In China, Nepal, Vietnam and other Asian countries, systemic organ damage or even death due to wasp venom is not rare1,5,12. This retrospective study found that the mortality rate in wasp sting patients was 3.9%, and death was only seen in the summer and autumn months from September through November among this cohort. Of the 14 deceased patients, all died between the 1st-3rd day after admission. The PSS in the death group was significantly higher than that of the survival group. Multivariate logistic regression analysis showed that female sex, increased age, higher number of stings and greater PSS grade were independent risk factors for death in wasp sting patients.
Wasp venom contains a variety of bioactive components, such as peptides, enzymes and amines3,13. Severe wasp stings can lead to systemic allergic reaction, rhabdomyolysis, shock, hemolysis, acute kidney injury (AKI), and even death2,14,15. Unfortunately, there is no specific antidote for wasp venom at present. It is especially important to classify the severity of wasp sting patients at an early stage, and to carry out the corresponding treatment. Patients with severe wasp stings should be promptly referred to a medical institution that can perform blood purification treatment, which can reduce mortality6,16,17. Chinese Society of Toxicology had prepared a consensus statement on the standardized diagnosis and treatment of wasp stings (CECC) in 20186. Nevertheless, a wider application of this consensus criteria is likely limited by the complex evaluation criteria. In Mong's literature, the use of poisoning severity score (PSS) for the assessment of the severity of the poisoning patients (including wasp sting patients) in the emergency department was reported10. In the present research, there was a correlation between PSS and CECC in assessing the severity of wasp stings. The severity of wasp stings was evaluated by PSS, including 59(16.2%) patients with grade 2 and 14(3.9%) patients with grade 3, where a severity poisoning ≥grade 2 (PSS) might lead to death. The severity of wasp stings was evaluated by CECC, including 56(15.4%) patients with severe wasp stings, where a severity poisoning ≥severe (CECC) might lead to death. PSS had higher accuracy and sensitivity value (89.0%, 92.9% respectively), whilst CECC had a higher specificity value (86.8%) when predicting the short-term clinical outcome in wasp sting patients. The results revealed that these two criteria determined the severity of poisoning and were able to predict the short‑term clinical outcomes due to wasp stings. As the PSS was more predictive and simpler, it is recommended to poisoning centers as effective criteria for classify the severity of wasp sting patients.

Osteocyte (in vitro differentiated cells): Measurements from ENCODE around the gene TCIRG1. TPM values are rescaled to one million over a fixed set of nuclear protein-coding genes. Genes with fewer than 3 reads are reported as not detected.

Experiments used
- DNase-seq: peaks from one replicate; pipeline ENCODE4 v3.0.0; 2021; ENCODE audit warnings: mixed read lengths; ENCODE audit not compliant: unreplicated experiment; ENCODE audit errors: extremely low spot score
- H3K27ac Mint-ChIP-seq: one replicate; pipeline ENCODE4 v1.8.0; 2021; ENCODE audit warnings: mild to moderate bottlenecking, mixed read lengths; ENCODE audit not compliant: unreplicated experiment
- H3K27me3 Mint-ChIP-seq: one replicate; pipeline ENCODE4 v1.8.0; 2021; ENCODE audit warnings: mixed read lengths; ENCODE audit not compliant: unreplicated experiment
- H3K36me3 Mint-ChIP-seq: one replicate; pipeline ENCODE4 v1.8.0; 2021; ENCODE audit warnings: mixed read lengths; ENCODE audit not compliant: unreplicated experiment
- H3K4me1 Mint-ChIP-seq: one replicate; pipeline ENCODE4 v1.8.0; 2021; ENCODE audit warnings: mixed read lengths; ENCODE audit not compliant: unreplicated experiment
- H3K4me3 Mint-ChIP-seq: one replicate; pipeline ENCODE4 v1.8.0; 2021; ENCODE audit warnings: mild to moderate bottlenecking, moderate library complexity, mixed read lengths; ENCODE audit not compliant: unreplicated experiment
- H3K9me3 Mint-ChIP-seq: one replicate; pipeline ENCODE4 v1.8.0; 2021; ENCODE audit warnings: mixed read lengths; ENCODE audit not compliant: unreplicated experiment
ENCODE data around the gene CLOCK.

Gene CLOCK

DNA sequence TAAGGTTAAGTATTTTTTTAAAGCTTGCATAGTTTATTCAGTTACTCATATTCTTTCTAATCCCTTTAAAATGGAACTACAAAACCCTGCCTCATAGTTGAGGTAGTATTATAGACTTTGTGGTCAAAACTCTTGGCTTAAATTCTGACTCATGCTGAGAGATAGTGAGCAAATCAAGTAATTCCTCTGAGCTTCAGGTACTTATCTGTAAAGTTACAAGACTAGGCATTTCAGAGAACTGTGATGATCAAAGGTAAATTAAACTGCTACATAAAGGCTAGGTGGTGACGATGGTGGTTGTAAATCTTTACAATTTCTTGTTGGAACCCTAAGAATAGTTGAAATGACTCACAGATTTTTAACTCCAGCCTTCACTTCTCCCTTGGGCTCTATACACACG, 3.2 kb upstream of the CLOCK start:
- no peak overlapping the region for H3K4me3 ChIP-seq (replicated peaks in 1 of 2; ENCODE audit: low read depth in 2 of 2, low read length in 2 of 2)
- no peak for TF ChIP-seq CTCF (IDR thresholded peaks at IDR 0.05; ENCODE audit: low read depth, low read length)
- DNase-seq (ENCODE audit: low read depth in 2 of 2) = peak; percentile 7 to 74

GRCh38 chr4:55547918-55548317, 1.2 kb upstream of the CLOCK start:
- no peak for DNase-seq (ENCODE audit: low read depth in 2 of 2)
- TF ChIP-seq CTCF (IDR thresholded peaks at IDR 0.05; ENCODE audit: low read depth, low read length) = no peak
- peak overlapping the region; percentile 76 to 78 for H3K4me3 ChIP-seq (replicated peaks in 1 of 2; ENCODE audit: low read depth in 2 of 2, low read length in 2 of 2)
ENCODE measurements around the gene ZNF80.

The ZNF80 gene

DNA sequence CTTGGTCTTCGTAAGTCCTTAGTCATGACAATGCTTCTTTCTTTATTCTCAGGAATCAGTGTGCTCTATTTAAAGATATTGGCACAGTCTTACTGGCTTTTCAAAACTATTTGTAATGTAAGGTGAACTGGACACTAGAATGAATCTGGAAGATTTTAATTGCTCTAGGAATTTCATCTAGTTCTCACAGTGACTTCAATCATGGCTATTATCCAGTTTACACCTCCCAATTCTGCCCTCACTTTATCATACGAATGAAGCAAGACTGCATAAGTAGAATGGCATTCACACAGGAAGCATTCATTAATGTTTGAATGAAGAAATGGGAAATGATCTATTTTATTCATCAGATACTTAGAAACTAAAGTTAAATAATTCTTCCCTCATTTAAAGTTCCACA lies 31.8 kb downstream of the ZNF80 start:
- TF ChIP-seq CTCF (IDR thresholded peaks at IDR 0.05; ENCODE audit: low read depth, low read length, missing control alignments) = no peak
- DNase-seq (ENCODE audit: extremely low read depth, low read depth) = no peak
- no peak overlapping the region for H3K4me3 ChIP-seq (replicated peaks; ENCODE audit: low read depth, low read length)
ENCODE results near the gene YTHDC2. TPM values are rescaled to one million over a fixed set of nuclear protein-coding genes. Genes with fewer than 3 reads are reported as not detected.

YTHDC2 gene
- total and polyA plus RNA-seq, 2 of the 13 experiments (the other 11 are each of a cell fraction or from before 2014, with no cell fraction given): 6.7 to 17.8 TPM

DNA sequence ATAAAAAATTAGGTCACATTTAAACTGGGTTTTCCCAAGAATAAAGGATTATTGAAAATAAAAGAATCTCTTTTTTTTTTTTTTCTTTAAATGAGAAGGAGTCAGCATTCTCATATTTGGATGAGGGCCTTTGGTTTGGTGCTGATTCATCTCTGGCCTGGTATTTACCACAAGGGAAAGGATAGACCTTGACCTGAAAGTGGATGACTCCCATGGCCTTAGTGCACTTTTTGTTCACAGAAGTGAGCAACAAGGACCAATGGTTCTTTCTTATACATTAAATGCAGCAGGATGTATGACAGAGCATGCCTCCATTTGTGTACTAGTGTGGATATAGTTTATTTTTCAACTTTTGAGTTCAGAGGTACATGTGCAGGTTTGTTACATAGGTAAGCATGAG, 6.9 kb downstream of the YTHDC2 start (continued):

Wasp stings were the main cause of human death caused by animal injuries, and it was the main cause of community-acquired AKI in Asia16. In this study, the mortality of our wasp sting patients was 3.9%, which was consistent with Xie, etc.'s report1. When the severity was graded according to the PSS, the mortality was as high as 28.5% in the severe group and 15.2% in the moderate group. PSS was an independent risk factor for death in wasp sting patients. The severity was also related to the number of stings. In Xie and Liu, etc.'s literature, the overall incidence of severe complications was higher in the group with more than 10 stings1,18. In our patients, the mean number of stings in the death group was 30. Females accounted for 70% of patient deaths. Multivariate logistics regression showed that the number of stings and female sex were also independent risk factors for death in wasp sting patients. The average age in the death group was significantly higher than that in the survival group. As such, age was also one of the risk factors for death, which may be related to underlying diseases in elderly patients. The four indexes of female sex, age, the number of stings, and PSS were combined as prediction criteria, and predicting the death of wasp sting patients had high accuracy (AUC=0.962, 95%C.I. 0.936-0.988, P<0.001), which was more powerful than using PSS (AUC=0.890) or CECC (AUC=0.845) alone. Therefore, a nomogram prediction model was built on the base of independent risk factors determined through logistic analyses. The predicted and observed values were found to be similar, which indicates that this prediction model demonstrates a good degree of discrimination and calibration. Clinicians can identify the patients at high risk of death for patient management and reduce the fatality rate according to this nomogram. It is recommended to poisoning centers as effective criteria.
Limitations of this study
Our study has some limitations. First, as this was a single-center retrospective study, there may be selection bias in addition to possible confounding. Second, our prediction model only takes into account the relevant clinical data on admission, and does not consider the impact of previous diseases and treatment on the prognosis. Multi-center prospective studies will be needed to verify the accuracy of this model in future research.